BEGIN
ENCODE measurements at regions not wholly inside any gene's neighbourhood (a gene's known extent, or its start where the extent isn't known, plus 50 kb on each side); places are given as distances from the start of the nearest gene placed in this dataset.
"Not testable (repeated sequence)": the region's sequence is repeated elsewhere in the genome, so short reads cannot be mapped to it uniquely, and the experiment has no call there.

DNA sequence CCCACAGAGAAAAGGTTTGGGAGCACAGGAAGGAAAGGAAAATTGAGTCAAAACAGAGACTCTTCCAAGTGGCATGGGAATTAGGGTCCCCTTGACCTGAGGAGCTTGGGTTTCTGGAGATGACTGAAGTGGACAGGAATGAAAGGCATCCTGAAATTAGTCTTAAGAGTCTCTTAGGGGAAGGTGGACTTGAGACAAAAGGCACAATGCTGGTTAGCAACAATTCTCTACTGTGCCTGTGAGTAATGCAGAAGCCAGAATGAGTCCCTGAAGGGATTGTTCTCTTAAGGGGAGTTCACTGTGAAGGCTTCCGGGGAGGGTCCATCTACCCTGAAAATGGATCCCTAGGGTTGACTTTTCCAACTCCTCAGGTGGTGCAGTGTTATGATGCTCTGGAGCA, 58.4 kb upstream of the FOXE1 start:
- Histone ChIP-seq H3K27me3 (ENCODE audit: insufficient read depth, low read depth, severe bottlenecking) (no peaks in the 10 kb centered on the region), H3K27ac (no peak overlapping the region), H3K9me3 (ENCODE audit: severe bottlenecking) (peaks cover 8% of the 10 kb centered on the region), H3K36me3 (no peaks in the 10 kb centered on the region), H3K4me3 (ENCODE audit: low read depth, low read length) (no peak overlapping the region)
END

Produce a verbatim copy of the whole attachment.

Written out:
ENCODE measurements at regions not wholly inside any gene's neighbourhood (a gene's known extent, or its start where the extent isn't known, plus 50 kb on each side); places are given as distances from the start of the nearest gene placed in this dataset.
"Not testable (repeated sequence)": the region's sequence is repeated elsewhere in the genome, so short reads cannot be mapped to it uniquely, and the experiment has no call there.

DNA sequence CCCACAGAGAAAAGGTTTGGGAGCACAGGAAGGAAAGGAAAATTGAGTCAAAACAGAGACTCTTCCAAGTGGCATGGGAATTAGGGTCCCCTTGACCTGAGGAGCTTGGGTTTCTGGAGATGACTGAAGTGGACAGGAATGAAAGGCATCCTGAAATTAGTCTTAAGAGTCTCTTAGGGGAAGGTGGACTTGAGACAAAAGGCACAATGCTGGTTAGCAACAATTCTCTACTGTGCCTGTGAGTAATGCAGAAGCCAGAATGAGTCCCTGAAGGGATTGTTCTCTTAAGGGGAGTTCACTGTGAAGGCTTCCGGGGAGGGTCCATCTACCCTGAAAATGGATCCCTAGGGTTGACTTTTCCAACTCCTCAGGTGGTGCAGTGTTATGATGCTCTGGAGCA, 58.4 kb upstream of the FOXE1 start:
- Histone ChIP-seq H3K27me3 (ENCODE audit: insufficient read depth, low read depth, severe bottlenecking) (no peaks in the 10 kb centered on the region), H3K27ac (no peak overlapping the region), H3K9me3 (ENCODE audit: severe bottlenecking) (peaks cover 8% of the 10 kb centered on the region), H3K36me3 (no peaks in the 10 kb centered on the region), H3K4me3 (ENCODE audit: low read depth, low read length) (no peak overlapping the region)